When Worship Was Considered a Privilege

“My soul longed and even yearned for the courts of the LORD; my heart and my flesh sing for joy to the living God.” (Ps 84:2)
Ask David how he felt when he couldn’t go to the temple or gather with his fellow Jews because Saul had exiled him. Ask Daniel what it felt like to pray facing Jerusalem knowing he would likely never visit it. Ask Jeremiah what it was like to watch the temple torn down and Judaism outlawed in his homeland.
We’ve lost track of what matters in a worship service. We worry about whether the pews are padded and whether the songs are contemporary enough. We are coached to find a church that “speaks to our hearts” and that has good childcare services… something went really awry with our priorities. We’re busy trying to decide whether it is worth it to get up on a Sunday morning to go to services while the first-century Christians were wondering if they would be arrested for meeting. We’ve gone soft… and by ‘we’ I don’t mean ‘everyone else’. I mean me.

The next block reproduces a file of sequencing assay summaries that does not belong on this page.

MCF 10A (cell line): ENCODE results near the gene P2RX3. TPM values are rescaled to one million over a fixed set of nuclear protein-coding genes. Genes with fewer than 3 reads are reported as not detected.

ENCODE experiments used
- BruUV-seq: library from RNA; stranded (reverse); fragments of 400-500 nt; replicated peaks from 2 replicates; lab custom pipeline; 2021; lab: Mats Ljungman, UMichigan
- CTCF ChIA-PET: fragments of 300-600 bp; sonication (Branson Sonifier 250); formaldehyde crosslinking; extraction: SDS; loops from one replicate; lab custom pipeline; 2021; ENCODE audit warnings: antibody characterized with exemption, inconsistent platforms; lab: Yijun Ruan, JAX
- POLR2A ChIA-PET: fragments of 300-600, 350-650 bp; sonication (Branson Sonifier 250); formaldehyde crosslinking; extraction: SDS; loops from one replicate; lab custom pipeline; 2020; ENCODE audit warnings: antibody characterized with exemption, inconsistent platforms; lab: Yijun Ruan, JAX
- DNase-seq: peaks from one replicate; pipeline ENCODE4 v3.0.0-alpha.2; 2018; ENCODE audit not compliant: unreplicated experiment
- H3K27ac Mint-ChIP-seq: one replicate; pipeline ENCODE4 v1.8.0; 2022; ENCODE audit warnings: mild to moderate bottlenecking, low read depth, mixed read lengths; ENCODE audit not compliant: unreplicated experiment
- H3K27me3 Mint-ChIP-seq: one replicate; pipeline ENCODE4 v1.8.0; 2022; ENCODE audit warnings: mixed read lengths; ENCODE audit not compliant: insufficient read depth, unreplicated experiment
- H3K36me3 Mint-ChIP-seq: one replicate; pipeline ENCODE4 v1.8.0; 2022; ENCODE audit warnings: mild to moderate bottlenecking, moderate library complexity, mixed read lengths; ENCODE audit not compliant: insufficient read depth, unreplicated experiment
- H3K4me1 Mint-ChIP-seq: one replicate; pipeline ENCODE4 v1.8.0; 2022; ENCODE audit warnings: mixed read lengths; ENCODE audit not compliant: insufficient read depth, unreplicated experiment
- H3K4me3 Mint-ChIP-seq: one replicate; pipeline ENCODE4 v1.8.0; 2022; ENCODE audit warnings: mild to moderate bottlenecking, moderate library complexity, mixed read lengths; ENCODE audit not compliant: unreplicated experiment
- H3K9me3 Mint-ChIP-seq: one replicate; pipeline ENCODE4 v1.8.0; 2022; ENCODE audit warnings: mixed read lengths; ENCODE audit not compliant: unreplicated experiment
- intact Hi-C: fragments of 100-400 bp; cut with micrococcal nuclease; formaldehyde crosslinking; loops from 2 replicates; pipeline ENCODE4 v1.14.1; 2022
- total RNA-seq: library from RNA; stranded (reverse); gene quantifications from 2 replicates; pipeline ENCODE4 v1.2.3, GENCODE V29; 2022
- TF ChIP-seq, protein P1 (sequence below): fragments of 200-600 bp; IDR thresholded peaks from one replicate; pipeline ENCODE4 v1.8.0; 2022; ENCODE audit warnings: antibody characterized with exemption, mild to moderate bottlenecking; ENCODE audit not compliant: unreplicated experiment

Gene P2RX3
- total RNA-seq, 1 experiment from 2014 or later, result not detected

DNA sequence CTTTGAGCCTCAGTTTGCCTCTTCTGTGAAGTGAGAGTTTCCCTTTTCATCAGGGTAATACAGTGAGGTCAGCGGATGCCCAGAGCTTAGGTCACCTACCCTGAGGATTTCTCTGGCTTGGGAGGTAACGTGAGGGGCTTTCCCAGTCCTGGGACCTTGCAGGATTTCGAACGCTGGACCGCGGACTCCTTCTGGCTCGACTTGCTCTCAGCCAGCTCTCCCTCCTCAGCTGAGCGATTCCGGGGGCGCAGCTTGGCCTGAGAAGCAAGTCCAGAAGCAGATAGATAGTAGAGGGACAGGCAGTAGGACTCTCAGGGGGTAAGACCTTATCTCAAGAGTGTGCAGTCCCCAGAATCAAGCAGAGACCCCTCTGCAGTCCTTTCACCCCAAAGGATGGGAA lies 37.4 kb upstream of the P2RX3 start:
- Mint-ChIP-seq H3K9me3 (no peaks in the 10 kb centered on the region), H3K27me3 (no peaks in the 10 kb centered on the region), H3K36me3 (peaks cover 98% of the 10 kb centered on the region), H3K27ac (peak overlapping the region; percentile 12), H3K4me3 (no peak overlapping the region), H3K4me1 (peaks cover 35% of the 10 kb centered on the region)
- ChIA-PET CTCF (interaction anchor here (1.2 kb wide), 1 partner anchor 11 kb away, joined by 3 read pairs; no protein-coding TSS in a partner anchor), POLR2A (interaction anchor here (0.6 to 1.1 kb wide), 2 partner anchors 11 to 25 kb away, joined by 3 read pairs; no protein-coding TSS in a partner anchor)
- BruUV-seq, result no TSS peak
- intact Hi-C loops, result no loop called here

I’m soft and lazy and I take for granted the privileges to gather openly with God’s people to talk about things like life, death, heaven, and the glory of our Creator. I forget to be in awe of what opportunities I enjoy that Christians in China, India, and dozens of other countries don’t due to government persecution, systemic generational persecution, and cultural attacks.
What I can do freely, others have had to do shrouded in secrecy while facing the constant threat of violence against themselves and their families. At least for American Christians: it’s time we all grow up and show up. We’ve got it too good to waste the blessing.
“But the hour is coming, and is now here, when the true worshipers will worship the Father in spirit and truth, for the Father is seeking such people to worship him.” (Jhn 4:23)
Matt. 4:4 #Biblebites

This site uses Akismet to reduce spam. Learn how your comment data is processed.

Ready to learn?

Take a class!